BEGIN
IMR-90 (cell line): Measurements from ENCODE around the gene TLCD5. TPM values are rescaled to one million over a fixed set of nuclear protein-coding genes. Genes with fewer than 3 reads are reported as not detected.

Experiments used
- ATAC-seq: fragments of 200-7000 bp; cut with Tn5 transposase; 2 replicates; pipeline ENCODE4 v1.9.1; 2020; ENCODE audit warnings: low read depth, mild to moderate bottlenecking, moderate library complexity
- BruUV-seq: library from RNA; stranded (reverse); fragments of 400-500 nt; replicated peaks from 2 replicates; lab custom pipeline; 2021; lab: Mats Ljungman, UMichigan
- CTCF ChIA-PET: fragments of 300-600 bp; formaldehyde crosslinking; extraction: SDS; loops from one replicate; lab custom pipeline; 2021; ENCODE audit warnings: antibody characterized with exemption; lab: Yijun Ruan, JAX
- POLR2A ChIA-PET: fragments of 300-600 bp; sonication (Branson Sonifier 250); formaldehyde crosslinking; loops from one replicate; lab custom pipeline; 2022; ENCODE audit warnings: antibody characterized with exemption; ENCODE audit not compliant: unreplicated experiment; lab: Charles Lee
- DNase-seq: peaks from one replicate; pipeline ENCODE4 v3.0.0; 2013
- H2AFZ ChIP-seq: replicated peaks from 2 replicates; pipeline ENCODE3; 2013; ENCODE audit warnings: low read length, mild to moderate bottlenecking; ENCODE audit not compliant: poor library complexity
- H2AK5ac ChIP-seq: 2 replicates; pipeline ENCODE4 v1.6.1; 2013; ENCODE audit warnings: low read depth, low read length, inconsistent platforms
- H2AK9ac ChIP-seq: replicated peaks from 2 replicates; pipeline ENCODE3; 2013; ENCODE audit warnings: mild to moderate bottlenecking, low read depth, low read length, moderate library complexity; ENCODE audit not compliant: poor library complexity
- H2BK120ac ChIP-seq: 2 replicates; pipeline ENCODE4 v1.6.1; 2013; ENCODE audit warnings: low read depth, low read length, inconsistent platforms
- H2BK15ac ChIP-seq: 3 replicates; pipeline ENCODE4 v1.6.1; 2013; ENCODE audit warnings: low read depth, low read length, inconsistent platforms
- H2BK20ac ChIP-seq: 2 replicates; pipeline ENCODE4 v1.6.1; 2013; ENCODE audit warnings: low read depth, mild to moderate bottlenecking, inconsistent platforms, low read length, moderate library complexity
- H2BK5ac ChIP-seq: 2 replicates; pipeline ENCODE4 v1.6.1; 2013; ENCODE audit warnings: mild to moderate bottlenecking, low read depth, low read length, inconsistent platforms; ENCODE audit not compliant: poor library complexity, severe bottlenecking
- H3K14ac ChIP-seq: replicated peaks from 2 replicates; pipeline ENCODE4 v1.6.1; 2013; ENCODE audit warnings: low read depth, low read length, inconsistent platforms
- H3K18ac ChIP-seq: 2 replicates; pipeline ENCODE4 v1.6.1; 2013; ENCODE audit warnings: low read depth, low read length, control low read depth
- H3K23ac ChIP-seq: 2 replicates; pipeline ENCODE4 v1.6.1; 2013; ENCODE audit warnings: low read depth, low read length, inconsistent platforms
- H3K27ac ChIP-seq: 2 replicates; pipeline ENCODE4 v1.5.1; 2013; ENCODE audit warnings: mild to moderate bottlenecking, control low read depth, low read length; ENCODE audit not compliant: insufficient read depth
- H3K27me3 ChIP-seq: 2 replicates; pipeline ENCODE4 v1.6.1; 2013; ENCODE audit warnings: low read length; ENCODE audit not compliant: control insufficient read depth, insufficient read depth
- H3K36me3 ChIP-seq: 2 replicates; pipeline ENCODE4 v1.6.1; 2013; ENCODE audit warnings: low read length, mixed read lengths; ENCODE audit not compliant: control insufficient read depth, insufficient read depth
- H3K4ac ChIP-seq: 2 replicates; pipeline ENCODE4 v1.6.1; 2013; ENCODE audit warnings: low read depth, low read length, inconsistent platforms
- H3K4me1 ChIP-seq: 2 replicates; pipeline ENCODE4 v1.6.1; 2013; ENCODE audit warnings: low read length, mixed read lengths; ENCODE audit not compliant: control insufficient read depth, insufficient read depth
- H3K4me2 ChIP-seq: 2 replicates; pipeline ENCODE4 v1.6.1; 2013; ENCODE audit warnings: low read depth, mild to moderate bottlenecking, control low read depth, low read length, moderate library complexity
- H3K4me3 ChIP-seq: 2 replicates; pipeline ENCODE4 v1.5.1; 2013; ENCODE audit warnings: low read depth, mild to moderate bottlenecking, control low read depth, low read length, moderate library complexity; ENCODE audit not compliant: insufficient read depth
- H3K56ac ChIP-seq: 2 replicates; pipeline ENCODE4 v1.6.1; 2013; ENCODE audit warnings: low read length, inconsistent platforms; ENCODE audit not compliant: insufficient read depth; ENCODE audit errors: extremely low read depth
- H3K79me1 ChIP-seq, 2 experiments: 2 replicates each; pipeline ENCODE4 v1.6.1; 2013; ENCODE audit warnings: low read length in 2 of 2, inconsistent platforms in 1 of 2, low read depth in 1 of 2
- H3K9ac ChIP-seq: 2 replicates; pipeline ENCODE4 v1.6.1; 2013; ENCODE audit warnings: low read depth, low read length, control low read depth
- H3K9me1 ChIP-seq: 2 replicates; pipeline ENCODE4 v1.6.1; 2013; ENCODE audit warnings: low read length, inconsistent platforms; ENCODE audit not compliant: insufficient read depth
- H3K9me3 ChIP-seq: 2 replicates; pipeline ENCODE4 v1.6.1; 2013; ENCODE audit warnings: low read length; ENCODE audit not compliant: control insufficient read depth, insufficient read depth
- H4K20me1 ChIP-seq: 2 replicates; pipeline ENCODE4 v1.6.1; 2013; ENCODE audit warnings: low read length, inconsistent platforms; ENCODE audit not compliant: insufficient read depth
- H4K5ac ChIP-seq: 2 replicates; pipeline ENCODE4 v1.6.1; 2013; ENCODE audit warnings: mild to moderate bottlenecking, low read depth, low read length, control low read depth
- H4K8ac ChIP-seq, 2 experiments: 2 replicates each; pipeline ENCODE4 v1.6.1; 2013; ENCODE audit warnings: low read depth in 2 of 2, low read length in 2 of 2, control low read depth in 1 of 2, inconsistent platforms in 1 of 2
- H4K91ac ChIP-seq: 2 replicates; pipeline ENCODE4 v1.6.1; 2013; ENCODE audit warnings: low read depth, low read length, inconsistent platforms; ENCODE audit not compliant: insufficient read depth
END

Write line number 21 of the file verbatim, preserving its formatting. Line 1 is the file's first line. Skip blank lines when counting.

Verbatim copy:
- H3K4ac ChIP-seq: 2 replicates; pipeline ENCODE4 v1.6.1; 2013; ENCODE audit warnings: low read depth, low read length, inconsistent platforms